Promising CO2 adsorbents should remain stable over thousands of adsorption and regeneration cycles (Bui et al., 2018). Beyond assessing the mechanical, chemical, and thermal stability of an adsorbent, it is crucial to gauge its cycling stability under pertinent operational conditions. This comprehensive evaluation is essential to grasp a holistic picture of the adsorbent’s stability. Cycling experiments are usually performed using breakthrough or modified TGA apparatus (Low et al., 2023). However, often only a few cycles are performed (∼10) due to time constraints (Low et al., 2023). Furthermore, other impurities such as H2O, O2 and other acidic gases can induce sorbent degradation or deactivation, this is often measured indirectly via mass loss events (Sayari et al., 2012a; Si et al., 2019) or reductions in adsorption performance (Thouchprasitchai et al., 2018; Elfving et al., 2021). A recent study by van Paasen et al., investigated the impact of these types of degradation on an amine-functionalized adsorbent used for post-combustion CO2 capture (van Paasen et al., 2021). However, these indirect methods usually offer a limited understanding of the mechanisms by which adsorbents degrade. Below, different degradation pathways that can occur and how they can be identified are discussed.
3.5.1 CO2-induced degradation
Adsorption based on chemical reaction of amine groups with CO2 can, alongside formation of carbamate and bicarbonate, form urea linkages, significantly inhibiting the ability of the adsorbent to capture CO2 (Sayari et al., 2012b). This degradation is exacerbated at elevated temperatures and CO2 concentrations, such as those observed in point source capture or processes using high-purity CO2 as a desorption sweep gas (Choi et al., 2016). The exact conditions necessary for urea formation depend on a range of factors including the nature of the amine (Sayari et al., 2012a), and the presence of water vapor within the gas stream. The presence of urea linkages can be confirmed using either ex-situ (Sayari et al., 2012b) or in-situ (Said et al., 2020) spectroscopic analysis.
3.5.2 Oxidative stability
Compared to many sorbents such as zeolites and carbons, the volatile and organic nature of amine-based chemisorbents makes reactions with oxygen a concern. Oxidation of grafted amines was confirmed by Calleja et al., who, through pre- and post-exposure DRIFT spectra, detected additional bands attributed to C=N stretching vibrations (Calleja et al., 2011). These changes were used to explain significant losses in CO2 capacity, which could not be fully attributed to losses in nitrogen content, measured via elemental analysis (Calleja et al., 2011). Furthermore, MOFs with open metal sites can bind O2 irreversibly above a certain temperature depending on the material (Bloch et al., 2011).
Since early studies, the dependence of amine oxidation on material- and process-specific factors has been investigated. This includes, but is not limited to: the temperature during oxidation (Nezam et al., 2021); oxygen concentration (Min et al., 2018); the presence of water vapor (Sayari and Belmabkhout, 2010) or CO2 (Min et al., 2018) in the environment; the size and chemistry of the amine(s) (Calleja et al., 2011; Heydari-Gorji et al., 2011); and the presence of chemical additives within the composite (Min et al., 2018). Analysis of the chemical composition of the sample, or the species emitted during oxidation may be accomplished using spectroscopic methods (Meng et al., 2019), e.g. mass, infrared, NMR. These techniques are then combined with metrics of CO2 capture, typically measured using gravimetric, volumetric, or fixed-bed methods to understand the role of oxidation on performance. While analysis of chemical changes in-situ presents additional complexity in terms of experimental design, the value of detecting chemical changes during realistic process conditions is a key driving force to the different experimental approaches being developed (Du et al., 2010; Köck et al., 2013; Moore et al., 2018; Roztocki et al., 2021).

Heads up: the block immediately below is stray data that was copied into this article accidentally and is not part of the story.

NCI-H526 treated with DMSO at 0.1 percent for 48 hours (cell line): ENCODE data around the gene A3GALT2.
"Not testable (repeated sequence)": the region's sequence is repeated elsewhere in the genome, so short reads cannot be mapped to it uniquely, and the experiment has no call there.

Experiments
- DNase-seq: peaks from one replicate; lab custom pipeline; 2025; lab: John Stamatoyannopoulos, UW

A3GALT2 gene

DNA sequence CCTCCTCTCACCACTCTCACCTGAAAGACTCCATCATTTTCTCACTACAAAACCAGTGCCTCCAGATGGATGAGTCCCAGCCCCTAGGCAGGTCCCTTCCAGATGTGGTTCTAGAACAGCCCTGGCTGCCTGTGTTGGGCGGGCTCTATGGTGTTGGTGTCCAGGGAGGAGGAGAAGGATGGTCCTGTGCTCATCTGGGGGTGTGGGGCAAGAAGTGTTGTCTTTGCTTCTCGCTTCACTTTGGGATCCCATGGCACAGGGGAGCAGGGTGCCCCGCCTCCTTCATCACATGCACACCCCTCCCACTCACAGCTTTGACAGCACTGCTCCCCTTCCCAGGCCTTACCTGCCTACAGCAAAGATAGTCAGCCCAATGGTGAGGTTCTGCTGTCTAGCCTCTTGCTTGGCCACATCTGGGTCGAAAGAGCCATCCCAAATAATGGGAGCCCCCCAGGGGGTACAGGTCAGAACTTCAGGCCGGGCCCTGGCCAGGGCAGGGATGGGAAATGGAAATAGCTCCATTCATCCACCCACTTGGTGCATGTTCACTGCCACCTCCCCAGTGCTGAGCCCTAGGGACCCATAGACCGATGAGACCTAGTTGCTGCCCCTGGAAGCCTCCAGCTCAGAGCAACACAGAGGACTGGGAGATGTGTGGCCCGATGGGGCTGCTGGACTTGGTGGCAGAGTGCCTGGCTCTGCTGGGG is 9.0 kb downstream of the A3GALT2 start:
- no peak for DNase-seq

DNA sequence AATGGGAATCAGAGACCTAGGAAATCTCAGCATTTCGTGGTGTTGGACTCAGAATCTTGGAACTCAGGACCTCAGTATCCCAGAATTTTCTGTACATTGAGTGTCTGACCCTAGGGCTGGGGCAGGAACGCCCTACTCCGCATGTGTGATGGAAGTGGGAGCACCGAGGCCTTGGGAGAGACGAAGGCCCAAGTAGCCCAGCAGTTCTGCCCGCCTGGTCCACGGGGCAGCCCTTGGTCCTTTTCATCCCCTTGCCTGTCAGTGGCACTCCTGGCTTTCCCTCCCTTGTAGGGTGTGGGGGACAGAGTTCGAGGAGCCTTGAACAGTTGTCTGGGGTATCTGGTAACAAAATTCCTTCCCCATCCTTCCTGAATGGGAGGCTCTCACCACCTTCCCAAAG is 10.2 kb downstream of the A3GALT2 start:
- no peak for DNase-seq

3.5.3 Hydrolytic stability
Water is ubiquitous in CO2 capture applications, typically existing as either vapor, pressurized steam, or condensed liquid. As mentioned previously, a material’s affinity for water vapor may be assessed via its surface chemistry (Ding and Jiang, 2020), or by isotherm analysis (Fröhlich et al., 2014). Compared to water vapor, steam can have much more significant impacts on material stability due to its high temperature and pressure. Porous silicas, commonly used as amine-functionalized supports, can undergo structural collapse during steam exposure. This effect, typically detected via porosimetry or electron microscopy, has been observed in several silica-based materials (Fayaz and Sayari, 2017; Min et al., 2018). The presence and extent of collapse appears to depend on both process conditions, such as temperature and duration of steaming, and material properties, such as the pore size and wall thickness (Zhang et al., 2005; Jahandar Lashaki et al., 2019). The nature of steam exposure makes in-situ analysis difficult, compared to the relatively mild pressures and temperatures of ambient levels of humidity.
3.5.4 Stability to acidic gases and other impurities